Janet Rowley, who has spent her entire professional career at the University of Chicago, would be the one who understood. In 1961, Rowley went to Oxford with her husband, who was on sabbatical. She got a grant to study chromosomes and, when she returned to Chicago, even though she had "no special interest in chromosome abnormalities in hematological diseases," the course of her research was set by her ready response to clinical colleagues who frequently asked her to study their patients. "I came to realize that there were many questions about chromosome changes in patients that would be rewarding to study," noted Rowley, and for the next decade she labored over the microscope looking at chromosomes in leukemic cells.

It is worth noting that in science nothing is quite as powerful as a prepared mind armed with new technology and in the early 1970s geneticists perfected the art of "banding," a new way of visualizing chromosomes with great clarity. Rowley was ready. Using banding technology, she discovered that the tiny Philadelphia chromosome was missing a piece of itself.

In fact, she showed that in patients with CML, a crucial segment of chromosome 22 broke off and moved to chromosome 9, where it did not belong. Moreover, a tiny piece of chromosome 9, which carried an oncogene, had moved to the breakpoint on chromosome 22. Rowley had identified the first "translocation" in cancer, providing clear evidence that the cause of CML could be related to the fact that by moving from one chromosome to another, the aberrant segment of chromosome 22 was no longer sitting next to genes that controlled its behavior.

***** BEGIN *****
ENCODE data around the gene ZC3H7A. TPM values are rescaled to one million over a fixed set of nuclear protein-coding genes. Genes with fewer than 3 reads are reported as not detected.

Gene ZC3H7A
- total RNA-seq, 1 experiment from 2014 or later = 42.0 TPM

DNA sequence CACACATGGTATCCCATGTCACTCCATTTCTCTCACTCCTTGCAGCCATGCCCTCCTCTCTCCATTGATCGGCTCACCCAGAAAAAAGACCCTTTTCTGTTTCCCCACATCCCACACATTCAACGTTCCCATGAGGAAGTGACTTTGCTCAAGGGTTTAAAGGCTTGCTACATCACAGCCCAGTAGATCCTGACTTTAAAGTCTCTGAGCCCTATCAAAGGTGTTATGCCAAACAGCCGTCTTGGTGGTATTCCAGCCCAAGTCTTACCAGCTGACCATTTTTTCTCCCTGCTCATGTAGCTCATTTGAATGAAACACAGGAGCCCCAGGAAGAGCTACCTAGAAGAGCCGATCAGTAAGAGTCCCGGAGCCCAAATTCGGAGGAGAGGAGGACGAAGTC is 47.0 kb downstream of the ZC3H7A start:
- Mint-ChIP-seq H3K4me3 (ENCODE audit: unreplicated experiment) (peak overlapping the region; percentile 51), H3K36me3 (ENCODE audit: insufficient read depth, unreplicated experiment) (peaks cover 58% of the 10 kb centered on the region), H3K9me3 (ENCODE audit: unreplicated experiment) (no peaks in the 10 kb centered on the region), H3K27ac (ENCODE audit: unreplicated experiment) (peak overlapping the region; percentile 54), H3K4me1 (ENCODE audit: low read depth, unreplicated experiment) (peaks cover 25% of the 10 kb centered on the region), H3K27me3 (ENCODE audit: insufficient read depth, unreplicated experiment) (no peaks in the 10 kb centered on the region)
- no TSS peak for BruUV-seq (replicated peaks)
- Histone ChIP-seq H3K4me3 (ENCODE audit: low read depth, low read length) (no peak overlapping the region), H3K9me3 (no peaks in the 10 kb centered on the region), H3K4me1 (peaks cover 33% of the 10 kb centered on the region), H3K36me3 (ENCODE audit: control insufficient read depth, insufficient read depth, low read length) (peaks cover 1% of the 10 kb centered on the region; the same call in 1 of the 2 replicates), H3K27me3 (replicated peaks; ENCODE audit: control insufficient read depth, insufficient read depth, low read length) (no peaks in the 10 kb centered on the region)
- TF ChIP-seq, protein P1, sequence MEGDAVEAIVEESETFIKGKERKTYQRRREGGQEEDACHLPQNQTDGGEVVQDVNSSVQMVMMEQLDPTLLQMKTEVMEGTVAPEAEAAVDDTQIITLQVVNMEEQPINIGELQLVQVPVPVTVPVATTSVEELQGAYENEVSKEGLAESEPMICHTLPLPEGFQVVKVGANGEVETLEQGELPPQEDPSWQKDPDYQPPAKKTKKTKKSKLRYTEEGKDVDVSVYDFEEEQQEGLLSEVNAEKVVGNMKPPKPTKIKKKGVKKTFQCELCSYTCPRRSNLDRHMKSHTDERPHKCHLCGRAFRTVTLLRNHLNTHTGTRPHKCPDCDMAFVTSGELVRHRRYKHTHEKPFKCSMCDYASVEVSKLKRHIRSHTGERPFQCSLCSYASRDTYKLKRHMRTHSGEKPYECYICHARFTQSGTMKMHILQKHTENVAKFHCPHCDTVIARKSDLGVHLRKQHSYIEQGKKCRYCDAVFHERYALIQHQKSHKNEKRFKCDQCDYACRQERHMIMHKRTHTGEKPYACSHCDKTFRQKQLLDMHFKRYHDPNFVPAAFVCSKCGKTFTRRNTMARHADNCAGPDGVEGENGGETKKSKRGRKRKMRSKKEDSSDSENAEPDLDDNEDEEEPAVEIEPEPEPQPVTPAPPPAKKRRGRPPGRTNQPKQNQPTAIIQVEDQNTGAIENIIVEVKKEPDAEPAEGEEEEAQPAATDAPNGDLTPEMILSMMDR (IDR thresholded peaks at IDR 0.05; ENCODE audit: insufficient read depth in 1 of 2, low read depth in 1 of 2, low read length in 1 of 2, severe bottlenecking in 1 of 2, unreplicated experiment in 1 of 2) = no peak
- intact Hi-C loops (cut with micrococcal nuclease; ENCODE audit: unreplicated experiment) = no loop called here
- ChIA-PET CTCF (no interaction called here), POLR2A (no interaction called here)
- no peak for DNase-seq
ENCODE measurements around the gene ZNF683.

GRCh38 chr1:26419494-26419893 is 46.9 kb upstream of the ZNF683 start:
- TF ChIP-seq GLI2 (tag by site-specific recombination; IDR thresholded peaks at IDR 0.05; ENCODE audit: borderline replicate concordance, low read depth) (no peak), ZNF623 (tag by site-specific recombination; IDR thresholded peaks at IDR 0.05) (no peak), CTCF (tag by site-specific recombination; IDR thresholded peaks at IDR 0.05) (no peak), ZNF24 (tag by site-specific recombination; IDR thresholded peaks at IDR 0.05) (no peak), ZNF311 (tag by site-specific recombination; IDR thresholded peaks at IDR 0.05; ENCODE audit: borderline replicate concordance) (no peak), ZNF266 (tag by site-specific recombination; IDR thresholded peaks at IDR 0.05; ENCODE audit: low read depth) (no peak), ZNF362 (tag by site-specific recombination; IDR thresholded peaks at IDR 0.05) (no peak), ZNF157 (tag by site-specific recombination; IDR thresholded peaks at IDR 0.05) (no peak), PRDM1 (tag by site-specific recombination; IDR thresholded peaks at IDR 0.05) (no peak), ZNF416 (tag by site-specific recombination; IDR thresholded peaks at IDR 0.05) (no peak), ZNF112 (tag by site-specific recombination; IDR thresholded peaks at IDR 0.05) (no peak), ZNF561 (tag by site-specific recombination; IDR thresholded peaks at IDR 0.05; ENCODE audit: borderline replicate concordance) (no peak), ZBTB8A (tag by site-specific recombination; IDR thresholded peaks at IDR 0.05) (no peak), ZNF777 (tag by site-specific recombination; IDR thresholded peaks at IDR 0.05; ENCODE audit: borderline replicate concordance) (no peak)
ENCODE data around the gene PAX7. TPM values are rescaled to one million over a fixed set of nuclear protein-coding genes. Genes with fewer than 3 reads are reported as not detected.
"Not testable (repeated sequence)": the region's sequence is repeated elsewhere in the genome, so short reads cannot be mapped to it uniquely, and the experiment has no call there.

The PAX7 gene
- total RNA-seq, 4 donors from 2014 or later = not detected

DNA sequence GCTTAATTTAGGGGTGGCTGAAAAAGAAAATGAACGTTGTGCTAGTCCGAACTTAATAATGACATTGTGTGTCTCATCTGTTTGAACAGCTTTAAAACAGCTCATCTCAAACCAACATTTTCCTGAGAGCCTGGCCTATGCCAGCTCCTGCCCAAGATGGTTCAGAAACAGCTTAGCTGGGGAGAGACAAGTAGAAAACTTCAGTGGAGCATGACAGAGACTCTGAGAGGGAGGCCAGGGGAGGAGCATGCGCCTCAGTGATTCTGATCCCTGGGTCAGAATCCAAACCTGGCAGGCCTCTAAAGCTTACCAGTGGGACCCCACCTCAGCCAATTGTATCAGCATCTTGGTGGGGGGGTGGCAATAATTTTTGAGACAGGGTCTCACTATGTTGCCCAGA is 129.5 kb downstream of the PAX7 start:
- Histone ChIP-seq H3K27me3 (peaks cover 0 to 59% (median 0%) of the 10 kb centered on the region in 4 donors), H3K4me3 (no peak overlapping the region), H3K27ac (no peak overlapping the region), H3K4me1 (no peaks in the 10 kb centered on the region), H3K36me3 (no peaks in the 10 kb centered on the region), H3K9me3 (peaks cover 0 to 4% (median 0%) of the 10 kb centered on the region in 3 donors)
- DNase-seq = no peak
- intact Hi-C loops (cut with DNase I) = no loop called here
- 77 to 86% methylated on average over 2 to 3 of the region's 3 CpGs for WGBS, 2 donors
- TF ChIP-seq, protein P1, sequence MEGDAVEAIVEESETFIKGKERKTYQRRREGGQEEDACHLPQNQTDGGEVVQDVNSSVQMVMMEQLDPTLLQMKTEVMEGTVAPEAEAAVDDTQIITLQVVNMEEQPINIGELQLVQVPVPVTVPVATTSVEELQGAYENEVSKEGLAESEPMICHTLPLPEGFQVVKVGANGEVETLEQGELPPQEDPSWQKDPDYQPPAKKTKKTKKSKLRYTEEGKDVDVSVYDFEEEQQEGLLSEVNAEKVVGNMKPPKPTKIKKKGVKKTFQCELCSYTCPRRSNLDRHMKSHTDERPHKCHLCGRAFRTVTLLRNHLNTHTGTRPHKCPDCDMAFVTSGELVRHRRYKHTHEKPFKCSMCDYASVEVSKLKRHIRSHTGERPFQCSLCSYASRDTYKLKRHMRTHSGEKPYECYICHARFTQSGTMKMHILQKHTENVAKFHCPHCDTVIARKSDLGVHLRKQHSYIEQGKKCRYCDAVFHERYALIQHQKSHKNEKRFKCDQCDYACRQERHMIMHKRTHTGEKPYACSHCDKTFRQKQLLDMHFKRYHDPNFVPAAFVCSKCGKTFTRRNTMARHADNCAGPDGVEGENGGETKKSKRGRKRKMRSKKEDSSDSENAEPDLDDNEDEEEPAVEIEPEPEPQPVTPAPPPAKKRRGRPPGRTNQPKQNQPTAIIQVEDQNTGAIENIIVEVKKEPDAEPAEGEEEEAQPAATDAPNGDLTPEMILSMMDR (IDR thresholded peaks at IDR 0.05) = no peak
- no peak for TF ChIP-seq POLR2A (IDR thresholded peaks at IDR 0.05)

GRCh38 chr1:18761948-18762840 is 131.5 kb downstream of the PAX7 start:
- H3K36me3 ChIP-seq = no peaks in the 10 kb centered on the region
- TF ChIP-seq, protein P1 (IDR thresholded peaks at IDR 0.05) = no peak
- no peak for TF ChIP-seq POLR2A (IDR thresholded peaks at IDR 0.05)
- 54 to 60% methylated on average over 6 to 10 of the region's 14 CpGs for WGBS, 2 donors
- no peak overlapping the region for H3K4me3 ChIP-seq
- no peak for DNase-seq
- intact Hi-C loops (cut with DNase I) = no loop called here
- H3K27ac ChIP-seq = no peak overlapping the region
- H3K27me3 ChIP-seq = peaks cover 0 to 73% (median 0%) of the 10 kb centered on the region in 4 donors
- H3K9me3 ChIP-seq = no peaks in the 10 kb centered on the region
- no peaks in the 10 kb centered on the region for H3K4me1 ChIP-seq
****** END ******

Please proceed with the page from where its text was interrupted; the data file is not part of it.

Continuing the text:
Rowley and her colleagues subsequently identified several other signal chromosome translocations, including one characteristic of acute myeloblastic leukemia. Quickly picking up on her lead that translocations contribute to malignancy, scientists around the world joined the search for chromosomes that either switched genetic material or, in some cases, lost it altogether in a process known as "deletion." A whole new area of cancer genetics opened up.

Not content to rest on her laurels, Rowley is still in the forefront. Using yet newer techniques for detecting abnormal chromosomes (called spectral karyotyping), Rowley found a chromosomal rearrangement that characterizes one of the childhood leukemias, and her work continues.

In addition to its implications for accurate cancer diagnosis, understanding the genetics of cancer at the level of chromosomes and genes is now opening the door to the design of drug and radiation therapy that encourages the hope that very specific therapies will be developed for specific diseases.